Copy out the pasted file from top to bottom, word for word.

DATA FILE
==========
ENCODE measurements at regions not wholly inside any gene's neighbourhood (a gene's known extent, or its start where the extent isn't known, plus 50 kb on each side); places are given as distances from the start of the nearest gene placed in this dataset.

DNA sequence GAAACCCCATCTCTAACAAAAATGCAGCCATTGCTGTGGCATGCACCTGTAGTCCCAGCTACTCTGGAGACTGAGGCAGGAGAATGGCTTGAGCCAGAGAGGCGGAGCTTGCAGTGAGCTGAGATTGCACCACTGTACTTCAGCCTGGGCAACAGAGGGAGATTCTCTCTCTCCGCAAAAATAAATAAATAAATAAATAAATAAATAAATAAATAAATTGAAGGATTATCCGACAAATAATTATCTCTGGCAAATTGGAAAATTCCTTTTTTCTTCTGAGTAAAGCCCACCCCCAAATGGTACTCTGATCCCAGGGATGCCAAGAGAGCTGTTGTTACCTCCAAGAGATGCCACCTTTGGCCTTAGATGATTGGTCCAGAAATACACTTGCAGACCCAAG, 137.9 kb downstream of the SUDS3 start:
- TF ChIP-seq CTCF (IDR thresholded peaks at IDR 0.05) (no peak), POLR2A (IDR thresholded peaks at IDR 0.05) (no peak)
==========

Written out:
ENCODE measurements at regions not wholly inside any gene's neighbourhood (a gene's known extent, or its start where the extent isn't known, plus 50 kb on each side); places are given as distances from the start of the nearest gene placed in this dataset.

DNA sequence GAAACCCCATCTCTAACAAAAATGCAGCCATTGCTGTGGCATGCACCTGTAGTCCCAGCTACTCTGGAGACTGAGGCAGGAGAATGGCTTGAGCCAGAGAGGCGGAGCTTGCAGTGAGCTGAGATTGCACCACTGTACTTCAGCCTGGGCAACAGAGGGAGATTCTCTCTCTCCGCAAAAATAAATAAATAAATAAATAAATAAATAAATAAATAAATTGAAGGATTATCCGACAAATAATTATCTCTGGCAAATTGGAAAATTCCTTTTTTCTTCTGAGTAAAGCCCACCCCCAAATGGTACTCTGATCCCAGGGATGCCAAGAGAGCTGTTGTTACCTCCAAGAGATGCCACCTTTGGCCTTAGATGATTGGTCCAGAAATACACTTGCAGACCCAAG, 137.9 kb downstream of the SUDS3 start:
- TF ChIP-seq CTCF (IDR thresholded peaks at IDR 0.05) (no peak), POLR2A (IDR thresholded peaks at IDR 0.05) (no peak)